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Private Briefingwith WILLIAM PATALON III, Executive Editor
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With possibly less than a month before the United States hits its $16.4 trillion debt ceiling - aka falls off the "debt cliff" - the country is wondering what happens if Washington fails to raise the limit.
Almost everyone agrees that even though the GOP has hinted it will refuse to raise the debt limit to get its way with spending cuts, Congress will agree to another increase. The debt ceiling has been raised 79 times since 1960.
What could happen if it's not raised is a bit of a guessing game, since it's never happened before. But the consensus is we don't want to find out.
As Princeton professor and former vice-chairman of the Federal Reserve Alan Blinder wrote in The Wall Street Journal Monday morning, "Since the federal government has never crashed into the debt ceiling before, nobody knows exactly what will happen if it does. But whatever does happen, it won&'t be pretty."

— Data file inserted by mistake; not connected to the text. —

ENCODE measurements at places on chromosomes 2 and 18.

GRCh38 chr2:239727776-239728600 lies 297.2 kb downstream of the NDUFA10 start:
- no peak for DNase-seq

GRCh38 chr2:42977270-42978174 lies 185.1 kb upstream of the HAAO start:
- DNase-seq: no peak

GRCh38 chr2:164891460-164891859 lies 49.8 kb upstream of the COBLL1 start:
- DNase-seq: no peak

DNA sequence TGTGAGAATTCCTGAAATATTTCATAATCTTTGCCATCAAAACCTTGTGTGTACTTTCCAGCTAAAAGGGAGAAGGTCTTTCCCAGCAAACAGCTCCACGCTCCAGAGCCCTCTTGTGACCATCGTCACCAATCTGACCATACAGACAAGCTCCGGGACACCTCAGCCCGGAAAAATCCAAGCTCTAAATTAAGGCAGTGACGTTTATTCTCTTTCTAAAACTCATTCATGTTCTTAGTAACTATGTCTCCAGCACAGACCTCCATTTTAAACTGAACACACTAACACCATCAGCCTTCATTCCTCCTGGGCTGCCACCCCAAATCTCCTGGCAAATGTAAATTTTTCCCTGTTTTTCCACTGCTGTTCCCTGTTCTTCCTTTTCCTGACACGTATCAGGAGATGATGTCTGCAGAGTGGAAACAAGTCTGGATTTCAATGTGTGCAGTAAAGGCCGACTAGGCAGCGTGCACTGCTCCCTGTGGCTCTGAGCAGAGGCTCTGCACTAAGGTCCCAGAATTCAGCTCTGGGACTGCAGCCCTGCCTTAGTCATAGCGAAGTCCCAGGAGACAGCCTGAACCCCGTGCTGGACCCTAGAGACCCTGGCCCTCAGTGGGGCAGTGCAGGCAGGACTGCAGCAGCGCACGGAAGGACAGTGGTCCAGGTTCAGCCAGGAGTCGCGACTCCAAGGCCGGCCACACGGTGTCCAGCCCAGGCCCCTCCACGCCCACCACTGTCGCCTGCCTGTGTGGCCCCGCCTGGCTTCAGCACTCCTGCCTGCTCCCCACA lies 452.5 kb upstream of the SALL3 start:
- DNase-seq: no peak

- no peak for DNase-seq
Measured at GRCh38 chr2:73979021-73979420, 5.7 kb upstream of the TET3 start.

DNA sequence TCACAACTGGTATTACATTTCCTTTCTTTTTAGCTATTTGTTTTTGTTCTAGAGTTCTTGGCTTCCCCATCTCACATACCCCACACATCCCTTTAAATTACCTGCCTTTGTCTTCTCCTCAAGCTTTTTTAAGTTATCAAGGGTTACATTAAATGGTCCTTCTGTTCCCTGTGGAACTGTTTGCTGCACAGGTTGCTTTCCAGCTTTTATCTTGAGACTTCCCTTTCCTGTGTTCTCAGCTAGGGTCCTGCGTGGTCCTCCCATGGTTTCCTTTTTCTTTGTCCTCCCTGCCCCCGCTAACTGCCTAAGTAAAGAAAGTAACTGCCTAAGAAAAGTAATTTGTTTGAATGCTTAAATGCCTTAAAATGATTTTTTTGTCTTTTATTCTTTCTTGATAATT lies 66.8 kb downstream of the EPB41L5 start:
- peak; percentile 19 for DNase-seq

Here's a look at what could go down.
Hitting the U.S. debt ceiling - or, falling off the debt cliff - means the government may not borrow any more money, so some payments would have to stop immediately.
As Blinder outlined, "At current rates of spending and taxation, federal receipts cover less than 74% of federal outlays. So if the government hits the debt ceiling at full speed, total outlays-which includes everything from Social Security benefits to soldiers' pay to interest on the national debt-will have to be trimmed by more than 26% immediately. That amounts to more than 6% of GDP, far more than the fiscal cliff we just avoided."
The Obama administration would be faced with a stark choice: Do we pay the interest on the national debt and avoid technical default?
If that is our choice, then we must also choose who will not get paid.
Will it be soldiers in Afghanistan? Retirees dependent upon their Social Security checks? Taxpayers waiting for tax refunds? Small businesses that have performed work for the U.S. government?